Despite the involvement of an abundant number of different types of miRNAs in corneal epithelial renewal, miR-184 attracted our attention because it is the most abundant miRNA in this tissue [12]. Furthermore, it is selectively enriched in the mouse lens epithelium, human retinal pigment epithelial cells, and zebrafish lens epithelium [13,14,15,16]. It was first shown to act as an antagomir of miR-205 expression in corneal epithelial cells [17]. More recently, other studies demonstrated an involvement for miR-184 in controlling lineage specification, severe keratoconus and cataract formation, as well as corneal angiostasis and glycogen storage. Its suppression of angiogenesis stems from its inhibition of the AKT and VEGF signaling pathway axes [11].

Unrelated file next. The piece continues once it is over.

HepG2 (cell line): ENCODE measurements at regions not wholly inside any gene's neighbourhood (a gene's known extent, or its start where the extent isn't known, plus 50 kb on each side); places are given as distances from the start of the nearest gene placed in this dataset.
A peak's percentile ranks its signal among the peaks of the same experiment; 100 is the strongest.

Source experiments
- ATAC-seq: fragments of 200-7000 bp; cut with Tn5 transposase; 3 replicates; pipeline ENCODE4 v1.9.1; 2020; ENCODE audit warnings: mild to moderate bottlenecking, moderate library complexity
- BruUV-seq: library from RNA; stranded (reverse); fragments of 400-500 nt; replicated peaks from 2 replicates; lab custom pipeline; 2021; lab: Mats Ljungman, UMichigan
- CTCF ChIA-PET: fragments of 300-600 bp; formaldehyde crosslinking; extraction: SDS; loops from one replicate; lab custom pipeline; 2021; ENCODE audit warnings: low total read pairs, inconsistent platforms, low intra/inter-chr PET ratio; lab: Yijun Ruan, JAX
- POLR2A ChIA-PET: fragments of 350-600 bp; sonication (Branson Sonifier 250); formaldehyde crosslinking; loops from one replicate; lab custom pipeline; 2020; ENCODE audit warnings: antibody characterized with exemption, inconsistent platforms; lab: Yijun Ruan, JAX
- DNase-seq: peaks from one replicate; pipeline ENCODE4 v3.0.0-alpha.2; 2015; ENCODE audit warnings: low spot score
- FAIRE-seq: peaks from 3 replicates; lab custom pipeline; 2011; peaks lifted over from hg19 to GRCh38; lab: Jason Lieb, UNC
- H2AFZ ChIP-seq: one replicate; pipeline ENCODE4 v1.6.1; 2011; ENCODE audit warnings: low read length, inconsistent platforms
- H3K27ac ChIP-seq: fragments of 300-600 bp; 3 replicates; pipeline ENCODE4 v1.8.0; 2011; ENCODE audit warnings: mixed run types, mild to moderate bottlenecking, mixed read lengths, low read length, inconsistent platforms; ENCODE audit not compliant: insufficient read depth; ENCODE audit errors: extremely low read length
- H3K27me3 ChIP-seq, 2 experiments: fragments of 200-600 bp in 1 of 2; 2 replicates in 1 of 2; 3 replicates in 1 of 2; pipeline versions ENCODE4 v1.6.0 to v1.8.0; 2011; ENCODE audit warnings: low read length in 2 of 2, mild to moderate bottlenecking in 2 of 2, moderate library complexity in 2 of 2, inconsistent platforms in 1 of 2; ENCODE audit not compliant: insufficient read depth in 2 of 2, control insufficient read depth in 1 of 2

We previously identified 600 candidate miRNAs whose expression levels are affected by injury. It is interesting that only miR-204 and miR-184 were dramatically downregulated more than 200-fold in the proliferating corneal epithelial cells that were positioned behind the leading edge of a wound [12]. However, the association between declines in miR-184 expression and increases in corneal epithelial cell proliferation is somewhat controversial because it was reported that changes in miR-184 levels were unrelated to S-phase progression in the cell cycle [18]. Nevertheless, there are other reports suggesting an involvement for changes in miR-184 in mediating control of responses underlying corneal epithelial cell renewal [19]. Interestingly, miR-184 is uniformly distributed across the basal epithelial cells and immediate suprabasal cells in the unwounded murine cornea, but it is completely absent from the peripheral proliferating limbal cells and adjoining conjunctival epithelium as well as all other ocular tissues. As with miR-184, miR-204 expression levels are downregulated in the proliferating cells located behind the quiescent migrating cells at the leading edge of a wound [18]. The higher expression level of miR-204 in the less proliferative epithelial cells agrees with the fact that miR-204 can lead to cell cycle arrest and inhibition of corneal epithelial cell proliferation [12]. Despite the aforementioned results suggesting that miR-184 is an essential regulator of corneal epithelial functions, neither the precise function nor its gene targets mediating control of corneal epithelial wound healing (CEWH) are known.